Published on June 3rd, 2014 | by Daniel Boyle0
Chile’s Young Tennis Stars Continue Strong Performances
Gonzalo Lama and Christian Garín were among the winners when Chilean tennis players took to the courts this week.
Lama (262) opened his campaign on Tuesday, taking on Ecuador’s Emilio Gómez (242). Despite Gómez having a higher ranking, Lama breezed through the opening round of the Challenger tournament in Arad, Romania.
Chile’s best ranked player Hans Podlipnik (214) will also take part in Challenger action, facing Spain’s Iñigo Cervantes in the first round of the Furth Challenger in Germany.
Garín (393) progressed to the quarter-finals of the F12 tournament in Spain, taking three sets to defeat lowly ranked local Sergio Martes Gornes (1,282). He also teamed up with countryman Nicolás Jarry to advance in the doubles.
There was no luck for Bastián Malla at the ITF junior in Roland Garros. Having fought his was through the qualifiers, he was unable to overcome Noah Rubin in the first round.
Fernanda Brito returned to the courts in Pachuca, Mexico, opening up with a doubles victory alongside Mexican player Carolina Betancourt. The pair are top seeds in the $10,000 tournament.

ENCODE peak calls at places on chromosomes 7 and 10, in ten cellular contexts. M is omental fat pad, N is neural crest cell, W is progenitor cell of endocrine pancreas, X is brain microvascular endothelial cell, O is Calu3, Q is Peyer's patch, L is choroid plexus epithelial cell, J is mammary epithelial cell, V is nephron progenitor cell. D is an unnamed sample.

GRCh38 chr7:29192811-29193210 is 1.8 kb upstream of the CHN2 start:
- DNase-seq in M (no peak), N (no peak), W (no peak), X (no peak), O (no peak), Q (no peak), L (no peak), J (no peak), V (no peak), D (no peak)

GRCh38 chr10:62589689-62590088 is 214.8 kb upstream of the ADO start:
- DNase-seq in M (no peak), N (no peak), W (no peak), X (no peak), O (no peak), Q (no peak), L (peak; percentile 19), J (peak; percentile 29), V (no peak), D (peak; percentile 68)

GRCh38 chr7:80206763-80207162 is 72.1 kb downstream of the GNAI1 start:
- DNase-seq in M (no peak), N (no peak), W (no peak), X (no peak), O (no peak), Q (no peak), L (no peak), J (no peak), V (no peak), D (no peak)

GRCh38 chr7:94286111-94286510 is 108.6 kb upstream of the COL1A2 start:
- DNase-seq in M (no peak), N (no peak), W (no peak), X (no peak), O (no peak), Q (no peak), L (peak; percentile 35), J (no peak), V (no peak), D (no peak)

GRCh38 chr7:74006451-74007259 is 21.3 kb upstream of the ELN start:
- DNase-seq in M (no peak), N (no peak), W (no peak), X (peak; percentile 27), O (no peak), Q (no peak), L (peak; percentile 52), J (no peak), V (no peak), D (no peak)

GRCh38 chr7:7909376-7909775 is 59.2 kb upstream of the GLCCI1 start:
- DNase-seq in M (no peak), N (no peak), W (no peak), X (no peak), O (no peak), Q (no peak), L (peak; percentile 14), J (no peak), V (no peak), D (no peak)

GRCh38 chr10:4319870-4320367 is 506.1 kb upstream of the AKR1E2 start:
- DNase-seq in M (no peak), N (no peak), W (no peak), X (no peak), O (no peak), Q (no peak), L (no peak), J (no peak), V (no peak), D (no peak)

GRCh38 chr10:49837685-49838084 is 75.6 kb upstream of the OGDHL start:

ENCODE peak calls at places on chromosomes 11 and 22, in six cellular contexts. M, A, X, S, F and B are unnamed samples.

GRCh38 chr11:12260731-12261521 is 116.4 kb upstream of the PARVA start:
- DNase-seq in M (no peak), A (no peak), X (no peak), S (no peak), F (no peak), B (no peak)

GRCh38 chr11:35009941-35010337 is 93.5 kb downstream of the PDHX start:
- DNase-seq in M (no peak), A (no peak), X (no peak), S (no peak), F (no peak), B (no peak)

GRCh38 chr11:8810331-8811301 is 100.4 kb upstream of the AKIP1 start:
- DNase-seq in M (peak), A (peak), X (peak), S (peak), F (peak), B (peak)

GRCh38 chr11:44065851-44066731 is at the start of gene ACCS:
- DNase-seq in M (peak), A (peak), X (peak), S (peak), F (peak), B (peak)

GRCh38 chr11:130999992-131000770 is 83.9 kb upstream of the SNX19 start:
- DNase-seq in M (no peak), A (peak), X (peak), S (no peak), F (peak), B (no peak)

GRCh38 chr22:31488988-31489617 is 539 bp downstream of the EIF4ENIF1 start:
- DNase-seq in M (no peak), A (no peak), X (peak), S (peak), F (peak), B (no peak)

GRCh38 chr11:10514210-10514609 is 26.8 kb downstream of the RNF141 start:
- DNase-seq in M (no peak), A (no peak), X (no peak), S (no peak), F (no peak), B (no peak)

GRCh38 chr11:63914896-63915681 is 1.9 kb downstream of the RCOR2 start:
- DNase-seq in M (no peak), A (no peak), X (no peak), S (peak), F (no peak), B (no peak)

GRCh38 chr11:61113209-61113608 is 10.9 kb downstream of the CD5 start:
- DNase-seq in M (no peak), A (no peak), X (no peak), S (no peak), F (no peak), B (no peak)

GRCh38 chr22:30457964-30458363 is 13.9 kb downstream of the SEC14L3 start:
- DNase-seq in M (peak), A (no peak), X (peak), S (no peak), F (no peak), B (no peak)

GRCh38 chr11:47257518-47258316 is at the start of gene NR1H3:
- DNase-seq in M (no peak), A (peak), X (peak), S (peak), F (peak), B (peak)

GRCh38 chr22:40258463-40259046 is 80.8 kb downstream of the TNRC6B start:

In troubling news for tennis on the local front, the Fillol brothers have given up the rights to hosting the annual ATP tournament after 21 years. Aside from the arrival of Rafael Nadal in 2013, the tournament as failed to attract big names and the crowds that come to see them, with the fall in attendance a consequence in Chile’s slide in terms of world rankings.
Despite another year to run on the contract, principal sponsor Royal Guard have pulled the plug, with the organisers saying enough is enough.
“As a group, we’ve taken the decision not to be part of the ATP date any longer. We’re tired of risking our personal wealth. There’s no interest from any business or the television to support the tournament. It saddens us to take this decision,” Álvaro Fillol said to El Mercurio.
The organisers have long complained about a lack of government support, as well as the inability to host a permanent structure in Viña del Mar. It remains to be seen if another business will take up the challenge, or if the first event on the “Latin American Swing” will be moved elsewhere.